Happy New Year!! With ringing in 2016, and saying goodbye to 2015, we say hello to new resolutions, crowded gyms, busier lines at salad bars, and . . . perhaps most-importantly, a whole new slew of ambitious running-related goals!
Well, whether 2016 will see you run your first marathon or ultra, get a PR at a 50-miler, hit the podium at a 100-miler, or finally qualify for the Badwater 135, here are 10 tips to help make 2016 the best running year of your life!!
1. "Baby" audacity.
Here is my two-part advice on this topic:
Step One: Set an audacious goal. Something that scares you . . . a lot. A guy I know -- and have competed against at Badwater -- who is simply referred to as "Seal" in a recently-released book, puts it this way: "I can't find out about myself in a 5k. I can't find out about myself in a marathon. I need to find the most ridiculous, disgustingly-hard thing I can find, and try and conquer it . . . and when I finish, I have all the answers to the questions I've been asking." (Yes, I'm paraphrasing a bit, but you get the point; this guy has gone through the infamous SEAL "hell week" twice; he probably knows a thing or two about suffering and overcoming it...)
As one of my friends, a super-famous running buddy (who also happens to share my initials), says:
"Struggling and suffering are the essence of a life worth living. If you're not pushing yourself beyond the comfort zone, if you're not demanding more from yourself - expanding and learning as you go - you're choosing a numb existence. You're denying yourself an extraordinary trip."
Amen, brother. (And thus ends the "kind-of name-dropping" portion of the show) :)
The point, though, is that the bigger the goal, and the more scared of it you are, the better the reward when you finally conquer it.
But being audacious, however, is only the first step of the "goal-setting" equation.
Step Two: take baby steps towards reaching that goal. Having grand plans without having a chance in hell of actually completing them is, well, "sub-optimal," as Rog and Davo are fond of saying (bonus points to anyone who gets that reference). Psychologists have a name for it: delusions of grandeur. That's where Bill Murray and the movie What About Bob comes in . . . take baby steps towards your goals. If your goal is to run a 100-miler in 2016, don't schedule your first 100 in February if you've never run longer than 20 miles. Run a marathon. Then run a 50-miler. Then a 100k. Why skip steps?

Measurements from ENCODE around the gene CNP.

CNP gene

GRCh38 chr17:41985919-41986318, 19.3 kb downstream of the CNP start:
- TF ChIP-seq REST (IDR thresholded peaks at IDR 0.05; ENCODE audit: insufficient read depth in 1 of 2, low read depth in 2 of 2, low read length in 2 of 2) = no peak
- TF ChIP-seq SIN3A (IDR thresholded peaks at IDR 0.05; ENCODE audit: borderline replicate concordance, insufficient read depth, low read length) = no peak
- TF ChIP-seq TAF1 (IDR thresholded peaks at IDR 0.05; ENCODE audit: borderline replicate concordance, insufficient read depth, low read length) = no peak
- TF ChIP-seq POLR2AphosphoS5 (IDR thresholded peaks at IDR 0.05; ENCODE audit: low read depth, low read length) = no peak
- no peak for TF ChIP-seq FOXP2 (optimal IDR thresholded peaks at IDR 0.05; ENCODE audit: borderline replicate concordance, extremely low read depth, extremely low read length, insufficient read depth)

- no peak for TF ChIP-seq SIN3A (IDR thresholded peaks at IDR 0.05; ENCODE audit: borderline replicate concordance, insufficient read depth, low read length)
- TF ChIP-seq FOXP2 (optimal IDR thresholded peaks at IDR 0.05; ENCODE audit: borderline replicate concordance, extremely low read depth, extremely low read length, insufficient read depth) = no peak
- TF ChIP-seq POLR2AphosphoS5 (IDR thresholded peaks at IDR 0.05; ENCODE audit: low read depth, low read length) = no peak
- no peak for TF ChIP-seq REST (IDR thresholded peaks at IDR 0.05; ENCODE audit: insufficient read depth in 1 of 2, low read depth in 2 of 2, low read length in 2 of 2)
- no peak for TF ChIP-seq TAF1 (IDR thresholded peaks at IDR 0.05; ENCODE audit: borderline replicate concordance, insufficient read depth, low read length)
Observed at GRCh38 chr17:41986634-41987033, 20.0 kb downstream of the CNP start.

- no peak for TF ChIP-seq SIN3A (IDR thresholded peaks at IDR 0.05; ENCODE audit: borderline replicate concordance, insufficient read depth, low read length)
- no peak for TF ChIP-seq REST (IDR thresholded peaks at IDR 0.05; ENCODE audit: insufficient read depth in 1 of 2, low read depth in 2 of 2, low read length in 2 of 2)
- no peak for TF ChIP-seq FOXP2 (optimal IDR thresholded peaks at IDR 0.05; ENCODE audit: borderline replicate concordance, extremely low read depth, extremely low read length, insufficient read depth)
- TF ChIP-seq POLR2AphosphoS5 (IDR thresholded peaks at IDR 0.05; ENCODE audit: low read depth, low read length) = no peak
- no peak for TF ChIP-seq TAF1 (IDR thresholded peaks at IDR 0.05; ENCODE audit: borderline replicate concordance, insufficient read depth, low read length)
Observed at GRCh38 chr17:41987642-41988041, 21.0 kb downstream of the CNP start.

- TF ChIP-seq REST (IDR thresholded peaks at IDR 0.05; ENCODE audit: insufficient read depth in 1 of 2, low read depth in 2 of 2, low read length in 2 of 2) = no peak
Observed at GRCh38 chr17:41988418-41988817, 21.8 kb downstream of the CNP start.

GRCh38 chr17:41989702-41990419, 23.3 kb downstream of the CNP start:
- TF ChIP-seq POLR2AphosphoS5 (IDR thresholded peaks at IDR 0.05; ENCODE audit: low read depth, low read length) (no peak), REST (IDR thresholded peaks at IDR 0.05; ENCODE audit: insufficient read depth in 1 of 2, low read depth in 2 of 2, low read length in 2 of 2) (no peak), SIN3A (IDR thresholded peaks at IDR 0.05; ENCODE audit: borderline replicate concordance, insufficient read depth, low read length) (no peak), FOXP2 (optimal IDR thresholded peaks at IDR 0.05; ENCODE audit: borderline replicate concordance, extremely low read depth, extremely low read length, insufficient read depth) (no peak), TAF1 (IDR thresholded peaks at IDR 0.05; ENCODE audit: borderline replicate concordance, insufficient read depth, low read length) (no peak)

(Fair warning: Tip #2 will ask you to follow the advice of Nick Saban, the "Darth Vader" of college football...)
2. Win the day.
For those of us who are not Alabama fans -- which encompasses pretty-much everyone who does not live in the great state of Alabama -- I like to phrase his message a bit differently: Win The Day. Don't focus on the "big picture." Be a "trees"-type of runner, not a "forest" one.
With the runners I coach, I only give them schedules for one week at a time. Believe me, I do not have this policy to give myself more work to do; it is obviously far-easier to write a schedule for a month and say, "here you go; report back in 4 weeks." So why do I make more work for myself? Because (in addition to wanting customization as much as possible), runners should be concerned with today's workout. All that matters is today. String enough "todays" together, and that is when amazing things start to happen...
Put more directly: be better today than you were yesterday. That -- quite literally -- is all you need to do. If you can honestly say to yourself when your head hits the pillow at night that you made yourself a stronger runner than you were the night before, and string enough of those days together for long enough, you will reach unimaginable heights in this sport.